Thursday, July 26, 2012

Smorgasbords, Radio Interviews, and KDP Select

One of the most interesting aspects of active involvement with other writers is being immersed in diversity. It's like enjoying a smorgasbord of ideas, interests, and talents.

I participate in three groups. Membership overlaps, but the collective dynamics differ enough that each experience has its own unique attraction.

Austin Indie Writers, for example, provided me with the opportunity to take part in a radio interview with two other AIW members. I've never been interviewed on the air before, and undoubtedly never will again, so it's worth noting as a once-in-a-lifetime experience.

My assigned AIW post day is the 26th of the month. I'm writing this post in advance of the interview scheduled for July 25th, 2012, to have it ready. This is a "pre-action" report, if you will.

The program at KOOP 91.7FM Community Radio is called Writing on the Air (WOTA) and is described as follows:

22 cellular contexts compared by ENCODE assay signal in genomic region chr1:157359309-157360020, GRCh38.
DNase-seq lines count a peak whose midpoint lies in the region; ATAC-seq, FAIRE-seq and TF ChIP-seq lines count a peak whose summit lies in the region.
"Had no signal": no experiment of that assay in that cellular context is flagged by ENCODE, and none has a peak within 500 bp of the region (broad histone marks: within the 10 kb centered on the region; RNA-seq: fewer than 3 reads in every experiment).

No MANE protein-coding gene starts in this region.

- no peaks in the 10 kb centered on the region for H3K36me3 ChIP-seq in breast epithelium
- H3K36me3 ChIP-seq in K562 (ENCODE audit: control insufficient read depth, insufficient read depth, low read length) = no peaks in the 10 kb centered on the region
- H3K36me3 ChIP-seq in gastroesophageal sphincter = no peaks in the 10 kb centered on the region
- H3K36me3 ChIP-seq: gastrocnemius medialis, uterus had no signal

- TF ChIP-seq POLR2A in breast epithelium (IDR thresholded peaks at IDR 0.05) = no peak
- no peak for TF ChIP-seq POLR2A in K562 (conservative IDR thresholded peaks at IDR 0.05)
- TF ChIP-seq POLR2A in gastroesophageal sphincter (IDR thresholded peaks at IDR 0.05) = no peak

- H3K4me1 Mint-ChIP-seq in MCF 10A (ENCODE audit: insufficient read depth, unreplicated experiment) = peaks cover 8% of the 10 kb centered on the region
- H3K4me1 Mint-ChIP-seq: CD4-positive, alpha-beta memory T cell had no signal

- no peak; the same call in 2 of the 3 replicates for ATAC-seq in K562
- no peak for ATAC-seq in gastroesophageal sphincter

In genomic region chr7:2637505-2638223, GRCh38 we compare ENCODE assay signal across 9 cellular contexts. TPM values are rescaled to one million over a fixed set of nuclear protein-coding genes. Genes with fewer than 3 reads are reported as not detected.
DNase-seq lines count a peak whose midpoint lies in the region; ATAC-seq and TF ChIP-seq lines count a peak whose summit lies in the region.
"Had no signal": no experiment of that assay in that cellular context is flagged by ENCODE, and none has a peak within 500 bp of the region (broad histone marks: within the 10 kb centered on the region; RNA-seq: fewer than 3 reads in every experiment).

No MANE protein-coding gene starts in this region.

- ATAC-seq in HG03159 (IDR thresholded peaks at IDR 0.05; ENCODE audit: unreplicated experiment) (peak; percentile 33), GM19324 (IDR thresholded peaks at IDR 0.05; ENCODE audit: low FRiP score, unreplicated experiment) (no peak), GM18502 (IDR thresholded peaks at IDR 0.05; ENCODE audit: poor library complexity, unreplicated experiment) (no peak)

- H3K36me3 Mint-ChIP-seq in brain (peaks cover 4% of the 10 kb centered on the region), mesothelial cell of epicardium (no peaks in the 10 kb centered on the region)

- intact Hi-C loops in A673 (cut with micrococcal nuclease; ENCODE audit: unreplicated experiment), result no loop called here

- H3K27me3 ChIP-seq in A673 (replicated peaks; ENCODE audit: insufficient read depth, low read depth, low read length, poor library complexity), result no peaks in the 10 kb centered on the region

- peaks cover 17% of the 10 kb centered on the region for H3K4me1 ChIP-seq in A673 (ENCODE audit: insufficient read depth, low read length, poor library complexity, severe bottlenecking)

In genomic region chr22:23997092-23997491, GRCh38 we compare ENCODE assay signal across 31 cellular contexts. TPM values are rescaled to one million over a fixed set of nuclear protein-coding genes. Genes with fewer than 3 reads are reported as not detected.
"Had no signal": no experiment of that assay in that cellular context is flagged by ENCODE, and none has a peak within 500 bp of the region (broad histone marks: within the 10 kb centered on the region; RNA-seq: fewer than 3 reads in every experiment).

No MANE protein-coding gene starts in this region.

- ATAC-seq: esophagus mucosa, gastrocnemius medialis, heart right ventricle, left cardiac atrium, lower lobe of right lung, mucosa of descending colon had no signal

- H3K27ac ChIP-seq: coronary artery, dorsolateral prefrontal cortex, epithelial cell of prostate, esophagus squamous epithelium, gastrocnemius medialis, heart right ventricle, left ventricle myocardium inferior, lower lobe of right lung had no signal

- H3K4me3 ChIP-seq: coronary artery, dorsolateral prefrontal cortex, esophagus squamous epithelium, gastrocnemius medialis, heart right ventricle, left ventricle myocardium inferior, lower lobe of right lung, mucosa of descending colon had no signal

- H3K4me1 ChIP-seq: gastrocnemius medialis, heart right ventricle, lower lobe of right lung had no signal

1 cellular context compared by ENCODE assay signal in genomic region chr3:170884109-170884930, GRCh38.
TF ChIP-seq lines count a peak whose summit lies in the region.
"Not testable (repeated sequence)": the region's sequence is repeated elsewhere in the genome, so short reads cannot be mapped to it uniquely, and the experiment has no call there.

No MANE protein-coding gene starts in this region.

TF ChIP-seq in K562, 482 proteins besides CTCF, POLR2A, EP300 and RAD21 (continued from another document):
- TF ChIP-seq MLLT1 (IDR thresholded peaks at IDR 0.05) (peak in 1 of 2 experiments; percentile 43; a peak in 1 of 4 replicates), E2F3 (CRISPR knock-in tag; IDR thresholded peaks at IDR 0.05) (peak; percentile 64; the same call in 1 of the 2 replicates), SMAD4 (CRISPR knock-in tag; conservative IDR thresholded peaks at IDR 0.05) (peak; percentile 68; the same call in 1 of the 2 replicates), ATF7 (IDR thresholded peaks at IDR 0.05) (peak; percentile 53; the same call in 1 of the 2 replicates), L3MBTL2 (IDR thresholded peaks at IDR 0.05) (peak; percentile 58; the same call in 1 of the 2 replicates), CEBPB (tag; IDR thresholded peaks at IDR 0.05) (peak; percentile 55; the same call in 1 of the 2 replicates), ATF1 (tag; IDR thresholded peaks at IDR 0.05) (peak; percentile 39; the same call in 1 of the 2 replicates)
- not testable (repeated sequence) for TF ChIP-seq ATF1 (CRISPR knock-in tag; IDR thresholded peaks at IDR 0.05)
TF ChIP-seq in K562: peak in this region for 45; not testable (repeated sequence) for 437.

The Writing on the Air Collective produces Writing on the Air in order to promote the art of writing and creativity, and to provide information to Austin's community of readers, writers and creatives. The show has featured interviews and readings with award-winning, as well as up-and-coming, novelists, journalists, biographers, poets, essayists, folklorists, songwriters, freelancers, cookbook authors, historians, illustrators, screenwriters, playwrights, humorists, philosophers, and creative spirits who can help us summons our muse. In the past year, the format of the show has expanded to include radio plays and coverage of book-related events in the Austin community.

About Us
We are a group of volunteers who produce a weekly radio show about writing--as it is broadly defined. We broadcast on 91.7 FM KOOP in Austin, Texas on Wednesdays from 6:00 to 7:00 PM. We have podcasts of our previous show on our webpage,

Fellow AIW member Brad Whittington arranged the interview, which also included Deanna Roy. Together we developed an outline for how we as indie writers would structure the interview as if we were running it, which we weren't, of course. That's the job of our host, but we figured he'd appreciate suggestions.

Brad provided a great beginning concept with the suggestion that each of us represented a different approach to going indie: legacy to indie (Brad), small publisher (Deanna), and straight to indie (me).

I provided the opening planning salvo with the following draft:


  • Introductions: Provide individual bios that our host can read.